What's your problem: Is it time to move on?

I'm having doubts about my job. How do I decide if it's time for me to move on?

by Jeremy Bullmore
Last Updated: 09 Oct 2013

Q: I work in marketing for a large cosmetics company and have done for the past decade. Recently, my father became very ill and, although he has recovered well, I've been left questioning what I've been doing with my life. I never thought I'd think this but makeup seems frivolous now and I think I want to do something more worthwhile. But I've got no idea what. Also, I've worked hard to get where I am and earn a good salary. I am at a real crossroads but feel stuck. I don't know what to do now; can you give me some advice?

A: People's aims and values quite often change over time. Just because you now want to do something 'more worthwhile' doesn't mean that you've wasted your past 10 years on frivolity. You've presumably enjoyed yourself, earned a good living and - importantly - will have acquired skills and experience that can be usefully applied elsewhere.

Your trickiest problem, as I'm sure you already realise, is likely to centre on income. The chances must be that any organisation providing the kind of satisfactions you now hope to find will pay a good deal less than a large cosmetics company. If you've got used to your salary and find yourself spending more or less up to its limit each month, a change of gear could prove very uncomfortable for you.

But if you're ready for that and believe you could manage without regret or resentment, see if you can match up your particular abilities with particular causes with which you feel a personal affinity. For example, it was your father's serious illness that prompted you to reassess your life. If there's a charity committed to research into your father's condition - or to helping people recover from it - that could provide you with the perfect sense of direction and motivation.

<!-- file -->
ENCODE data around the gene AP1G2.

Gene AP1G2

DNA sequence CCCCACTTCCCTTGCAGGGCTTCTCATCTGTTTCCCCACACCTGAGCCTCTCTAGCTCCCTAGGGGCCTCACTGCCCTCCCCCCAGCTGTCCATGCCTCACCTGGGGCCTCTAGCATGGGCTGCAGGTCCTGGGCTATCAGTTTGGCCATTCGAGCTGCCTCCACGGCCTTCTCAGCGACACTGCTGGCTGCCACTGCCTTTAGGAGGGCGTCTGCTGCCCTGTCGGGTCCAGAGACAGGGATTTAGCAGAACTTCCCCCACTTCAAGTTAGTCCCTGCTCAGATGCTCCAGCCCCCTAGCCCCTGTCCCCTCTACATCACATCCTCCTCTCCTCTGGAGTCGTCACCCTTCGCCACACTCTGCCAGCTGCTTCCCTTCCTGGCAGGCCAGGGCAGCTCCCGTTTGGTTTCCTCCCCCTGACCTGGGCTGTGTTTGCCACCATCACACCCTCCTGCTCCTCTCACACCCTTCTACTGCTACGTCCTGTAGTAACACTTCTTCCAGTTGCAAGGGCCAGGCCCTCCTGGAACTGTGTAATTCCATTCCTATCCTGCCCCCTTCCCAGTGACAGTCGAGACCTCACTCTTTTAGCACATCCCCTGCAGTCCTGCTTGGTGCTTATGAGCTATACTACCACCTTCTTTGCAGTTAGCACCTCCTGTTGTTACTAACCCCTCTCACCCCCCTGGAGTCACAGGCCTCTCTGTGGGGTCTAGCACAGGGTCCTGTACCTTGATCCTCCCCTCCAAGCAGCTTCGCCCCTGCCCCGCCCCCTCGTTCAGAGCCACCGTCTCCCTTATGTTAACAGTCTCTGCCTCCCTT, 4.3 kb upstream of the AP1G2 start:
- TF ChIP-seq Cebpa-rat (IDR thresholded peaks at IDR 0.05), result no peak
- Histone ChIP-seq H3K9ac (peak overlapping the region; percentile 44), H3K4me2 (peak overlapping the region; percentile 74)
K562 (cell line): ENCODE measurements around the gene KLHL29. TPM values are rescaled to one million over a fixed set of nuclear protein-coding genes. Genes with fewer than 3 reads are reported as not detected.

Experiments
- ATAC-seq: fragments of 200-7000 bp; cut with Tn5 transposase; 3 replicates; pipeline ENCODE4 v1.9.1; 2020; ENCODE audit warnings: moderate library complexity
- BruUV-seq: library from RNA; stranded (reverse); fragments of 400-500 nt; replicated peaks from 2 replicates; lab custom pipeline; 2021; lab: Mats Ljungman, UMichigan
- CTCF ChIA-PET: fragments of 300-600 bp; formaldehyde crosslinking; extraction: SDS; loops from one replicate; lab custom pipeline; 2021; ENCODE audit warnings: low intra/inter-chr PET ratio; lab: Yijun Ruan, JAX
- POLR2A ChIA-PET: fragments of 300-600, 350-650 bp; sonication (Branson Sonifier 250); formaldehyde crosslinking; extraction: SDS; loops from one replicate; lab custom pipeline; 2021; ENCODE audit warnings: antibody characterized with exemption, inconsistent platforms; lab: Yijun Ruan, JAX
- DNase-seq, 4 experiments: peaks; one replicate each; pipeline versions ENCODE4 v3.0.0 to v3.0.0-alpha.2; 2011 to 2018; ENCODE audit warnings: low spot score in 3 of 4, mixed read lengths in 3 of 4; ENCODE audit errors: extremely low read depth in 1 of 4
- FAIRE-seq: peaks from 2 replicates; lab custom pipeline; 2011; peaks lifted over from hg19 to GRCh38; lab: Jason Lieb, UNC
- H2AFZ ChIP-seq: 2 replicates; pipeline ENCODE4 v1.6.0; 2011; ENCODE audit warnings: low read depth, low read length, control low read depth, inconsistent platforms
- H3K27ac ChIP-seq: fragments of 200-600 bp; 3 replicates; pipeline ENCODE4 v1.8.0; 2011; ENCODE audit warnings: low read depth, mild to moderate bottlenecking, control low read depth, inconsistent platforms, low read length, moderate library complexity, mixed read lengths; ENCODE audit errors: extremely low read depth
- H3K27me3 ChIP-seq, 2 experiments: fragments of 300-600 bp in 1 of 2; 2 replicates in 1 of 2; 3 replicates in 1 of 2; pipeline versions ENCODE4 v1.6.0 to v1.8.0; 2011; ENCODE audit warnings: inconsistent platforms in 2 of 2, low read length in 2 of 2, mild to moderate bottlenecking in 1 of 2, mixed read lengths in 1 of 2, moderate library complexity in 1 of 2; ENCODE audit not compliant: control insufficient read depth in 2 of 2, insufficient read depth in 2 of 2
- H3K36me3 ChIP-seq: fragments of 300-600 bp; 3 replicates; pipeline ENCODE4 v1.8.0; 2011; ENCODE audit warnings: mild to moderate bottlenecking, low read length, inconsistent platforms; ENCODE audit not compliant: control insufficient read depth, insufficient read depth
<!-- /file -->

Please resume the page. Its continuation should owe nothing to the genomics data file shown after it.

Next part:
More than ever, good causes need effective marketing. To them, someone such as yourself, eager to put invaluable experience in support of their own marketing effort, could be a very attractive proposition. But do, please, be certain in your own mind before embarking on such a radical change of course. The more worthwhile the cause, the more careful you must be never to disappoint it.

- Jeremy Bullmore is a former creative director and chairman of J Walter Thompson London. His book Another Bad Day at the Office? is published by Penguin at £6.99.

Address your problem to Jeremy Bullmore at: editorial@mtmagazine.co.uk. Regrettably, no correspondence can be entered into.

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